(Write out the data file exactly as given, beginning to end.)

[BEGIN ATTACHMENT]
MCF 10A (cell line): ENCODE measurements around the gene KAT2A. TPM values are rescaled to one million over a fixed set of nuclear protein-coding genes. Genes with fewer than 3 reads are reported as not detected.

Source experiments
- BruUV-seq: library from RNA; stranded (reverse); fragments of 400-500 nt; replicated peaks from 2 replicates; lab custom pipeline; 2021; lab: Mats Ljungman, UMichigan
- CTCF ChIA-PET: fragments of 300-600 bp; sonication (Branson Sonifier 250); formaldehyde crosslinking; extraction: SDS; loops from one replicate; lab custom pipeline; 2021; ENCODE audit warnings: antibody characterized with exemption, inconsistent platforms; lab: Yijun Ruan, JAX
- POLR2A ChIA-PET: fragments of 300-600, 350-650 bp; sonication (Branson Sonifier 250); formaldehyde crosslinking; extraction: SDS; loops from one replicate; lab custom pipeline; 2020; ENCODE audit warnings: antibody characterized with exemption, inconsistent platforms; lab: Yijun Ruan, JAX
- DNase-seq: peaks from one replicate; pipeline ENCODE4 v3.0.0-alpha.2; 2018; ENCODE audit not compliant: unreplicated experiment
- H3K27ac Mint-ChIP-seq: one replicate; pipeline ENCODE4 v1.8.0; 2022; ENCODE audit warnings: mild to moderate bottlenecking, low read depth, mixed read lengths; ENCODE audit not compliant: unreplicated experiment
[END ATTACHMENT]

MCF 10A (cell line): ENCODE measurements around the gene KAT2A. TPM values are rescaled to one million over a fixed set of nuclear protein-coding genes. Genes with fewer than 3 reads are reported as not detected.

Source experiments
- BruUV-seq: library from RNA; stranded (reverse); fragments of 400-500 nt; replicated peaks from 2 replicates; lab custom pipeline; 2021; lab: Mats Ljungman, UMichigan
- CTCF ChIA-PET: fragments of 300-600 bp; sonication (Branson Sonifier 250); formaldehyde crosslinking; extraction: SDS; loops from one replicate; lab custom pipeline; 2021; ENCODE audit warnings: antibody characterized with exemption, inconsistent platforms; lab: Yijun Ruan, JAX
- POLR2A ChIA-PET: fragments of 300-600, 350-650 bp; sonication (Branson Sonifier 250); formaldehyde crosslinking; extraction: SDS; loops from one replicate; lab custom pipeline; 2020; ENCODE audit warnings: antibody characterized with exemption, inconsistent platforms; lab: Yijun Ruan, JAX
- DNase-seq: peaks from one replicate; pipeline ENCODE4 v3.0.0-alpha.2; 2018; ENCODE audit not compliant: unreplicated experiment
- H3K27ac Mint-ChIP-seq: one replicate; pipeline ENCODE4 v1.8.0; 2022; ENCODE audit warnings: mild to moderate bottlenecking, low read depth, mixed read lengths; ENCODE audit not compliant: unreplicated experiment